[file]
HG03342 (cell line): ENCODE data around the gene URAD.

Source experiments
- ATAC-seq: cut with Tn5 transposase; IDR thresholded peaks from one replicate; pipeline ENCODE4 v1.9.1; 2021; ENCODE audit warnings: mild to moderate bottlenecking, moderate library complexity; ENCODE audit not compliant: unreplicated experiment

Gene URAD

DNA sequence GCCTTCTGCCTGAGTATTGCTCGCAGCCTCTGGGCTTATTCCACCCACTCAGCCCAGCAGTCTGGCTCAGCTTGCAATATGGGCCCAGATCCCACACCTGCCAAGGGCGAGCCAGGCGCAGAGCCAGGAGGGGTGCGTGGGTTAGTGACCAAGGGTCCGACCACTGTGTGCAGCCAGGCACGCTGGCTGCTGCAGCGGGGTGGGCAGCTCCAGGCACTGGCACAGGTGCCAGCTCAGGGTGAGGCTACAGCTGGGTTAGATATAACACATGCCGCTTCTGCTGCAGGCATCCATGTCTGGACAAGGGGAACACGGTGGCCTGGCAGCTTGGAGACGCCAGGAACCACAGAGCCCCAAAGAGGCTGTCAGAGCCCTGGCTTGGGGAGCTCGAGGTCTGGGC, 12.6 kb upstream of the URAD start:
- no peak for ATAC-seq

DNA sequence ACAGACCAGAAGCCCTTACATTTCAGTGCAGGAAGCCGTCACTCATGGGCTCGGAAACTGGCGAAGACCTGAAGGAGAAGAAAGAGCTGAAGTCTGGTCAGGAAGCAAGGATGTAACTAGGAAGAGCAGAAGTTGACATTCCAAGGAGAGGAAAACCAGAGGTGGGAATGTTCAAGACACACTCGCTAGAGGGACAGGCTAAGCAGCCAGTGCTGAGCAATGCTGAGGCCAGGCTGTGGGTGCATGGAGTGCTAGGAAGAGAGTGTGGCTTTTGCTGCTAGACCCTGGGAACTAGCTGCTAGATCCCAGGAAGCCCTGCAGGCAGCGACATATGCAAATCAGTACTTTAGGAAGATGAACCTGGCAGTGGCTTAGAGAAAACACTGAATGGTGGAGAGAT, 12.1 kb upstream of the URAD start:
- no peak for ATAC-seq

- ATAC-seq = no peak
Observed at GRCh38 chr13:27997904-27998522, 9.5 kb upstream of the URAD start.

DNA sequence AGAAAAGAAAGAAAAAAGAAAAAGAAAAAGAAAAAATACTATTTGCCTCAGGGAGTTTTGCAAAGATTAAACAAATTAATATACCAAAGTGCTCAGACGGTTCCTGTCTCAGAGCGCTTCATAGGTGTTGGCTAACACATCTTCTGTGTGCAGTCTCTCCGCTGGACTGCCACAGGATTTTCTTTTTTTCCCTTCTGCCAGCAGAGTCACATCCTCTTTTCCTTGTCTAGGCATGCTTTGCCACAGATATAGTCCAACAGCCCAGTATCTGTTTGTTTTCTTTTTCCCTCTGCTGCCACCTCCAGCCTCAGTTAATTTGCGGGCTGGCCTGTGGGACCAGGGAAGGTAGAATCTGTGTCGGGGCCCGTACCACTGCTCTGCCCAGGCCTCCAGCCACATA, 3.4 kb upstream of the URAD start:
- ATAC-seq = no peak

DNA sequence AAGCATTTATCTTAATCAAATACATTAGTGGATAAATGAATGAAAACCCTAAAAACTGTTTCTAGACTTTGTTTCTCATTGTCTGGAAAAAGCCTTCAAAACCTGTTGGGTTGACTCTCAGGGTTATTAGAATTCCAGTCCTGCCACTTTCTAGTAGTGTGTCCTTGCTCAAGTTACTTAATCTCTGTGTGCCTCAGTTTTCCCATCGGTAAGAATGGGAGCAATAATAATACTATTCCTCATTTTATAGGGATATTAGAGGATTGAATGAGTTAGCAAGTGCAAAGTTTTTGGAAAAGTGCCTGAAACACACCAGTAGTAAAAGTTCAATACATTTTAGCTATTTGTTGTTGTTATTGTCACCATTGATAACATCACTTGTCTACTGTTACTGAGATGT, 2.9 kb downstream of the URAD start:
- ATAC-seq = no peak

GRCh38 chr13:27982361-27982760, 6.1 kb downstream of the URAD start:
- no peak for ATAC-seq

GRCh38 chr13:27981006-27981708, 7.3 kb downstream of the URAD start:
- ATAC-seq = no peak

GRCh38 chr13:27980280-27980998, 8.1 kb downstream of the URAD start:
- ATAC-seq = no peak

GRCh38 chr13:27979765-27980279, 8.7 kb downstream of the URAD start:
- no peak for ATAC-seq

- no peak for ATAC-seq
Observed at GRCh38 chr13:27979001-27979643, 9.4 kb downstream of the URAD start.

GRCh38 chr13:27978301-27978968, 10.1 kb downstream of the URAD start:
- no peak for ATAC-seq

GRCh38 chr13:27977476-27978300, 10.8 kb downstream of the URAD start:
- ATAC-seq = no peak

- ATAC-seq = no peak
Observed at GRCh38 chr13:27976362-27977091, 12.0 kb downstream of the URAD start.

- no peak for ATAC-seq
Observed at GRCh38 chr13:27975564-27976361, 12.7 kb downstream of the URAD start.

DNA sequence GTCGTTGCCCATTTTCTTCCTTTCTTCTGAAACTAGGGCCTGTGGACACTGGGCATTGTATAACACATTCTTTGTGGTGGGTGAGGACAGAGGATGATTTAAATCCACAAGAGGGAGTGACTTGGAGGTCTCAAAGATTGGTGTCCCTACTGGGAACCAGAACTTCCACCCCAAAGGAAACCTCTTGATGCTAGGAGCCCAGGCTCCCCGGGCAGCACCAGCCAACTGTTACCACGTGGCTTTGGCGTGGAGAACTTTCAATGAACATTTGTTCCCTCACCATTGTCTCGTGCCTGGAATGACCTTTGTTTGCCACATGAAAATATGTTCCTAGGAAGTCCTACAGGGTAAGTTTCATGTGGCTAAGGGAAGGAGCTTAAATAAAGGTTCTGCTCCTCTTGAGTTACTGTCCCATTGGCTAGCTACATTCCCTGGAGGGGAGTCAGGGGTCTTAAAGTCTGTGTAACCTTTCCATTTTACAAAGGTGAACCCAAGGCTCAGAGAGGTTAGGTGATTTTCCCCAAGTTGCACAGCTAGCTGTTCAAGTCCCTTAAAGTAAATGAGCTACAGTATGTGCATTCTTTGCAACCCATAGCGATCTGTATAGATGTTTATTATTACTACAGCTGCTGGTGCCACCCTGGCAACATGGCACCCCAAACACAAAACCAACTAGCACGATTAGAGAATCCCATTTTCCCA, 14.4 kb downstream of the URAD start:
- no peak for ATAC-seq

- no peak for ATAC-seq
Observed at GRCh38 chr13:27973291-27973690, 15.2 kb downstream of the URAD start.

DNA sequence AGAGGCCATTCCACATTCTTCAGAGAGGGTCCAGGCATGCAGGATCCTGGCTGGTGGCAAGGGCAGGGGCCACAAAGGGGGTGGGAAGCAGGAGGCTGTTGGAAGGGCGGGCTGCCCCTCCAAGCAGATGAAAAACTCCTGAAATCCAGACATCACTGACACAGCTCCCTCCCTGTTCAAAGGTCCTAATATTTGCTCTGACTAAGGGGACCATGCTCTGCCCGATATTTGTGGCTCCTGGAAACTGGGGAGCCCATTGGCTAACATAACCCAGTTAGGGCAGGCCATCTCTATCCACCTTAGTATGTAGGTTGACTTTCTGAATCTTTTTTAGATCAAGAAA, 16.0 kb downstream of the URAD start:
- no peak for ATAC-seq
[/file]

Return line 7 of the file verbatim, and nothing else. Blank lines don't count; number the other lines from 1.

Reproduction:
DNA sequence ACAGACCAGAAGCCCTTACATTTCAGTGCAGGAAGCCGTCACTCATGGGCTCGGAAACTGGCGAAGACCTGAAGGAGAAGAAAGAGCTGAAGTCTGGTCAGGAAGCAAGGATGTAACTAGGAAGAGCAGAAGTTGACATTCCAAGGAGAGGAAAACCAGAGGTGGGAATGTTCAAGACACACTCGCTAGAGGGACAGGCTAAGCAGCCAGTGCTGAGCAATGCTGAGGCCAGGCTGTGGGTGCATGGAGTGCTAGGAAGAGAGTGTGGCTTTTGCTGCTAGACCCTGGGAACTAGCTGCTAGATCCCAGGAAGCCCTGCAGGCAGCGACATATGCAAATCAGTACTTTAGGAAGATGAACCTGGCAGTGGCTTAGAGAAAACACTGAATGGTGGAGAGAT, 12.1 kb upstream of the URAD start: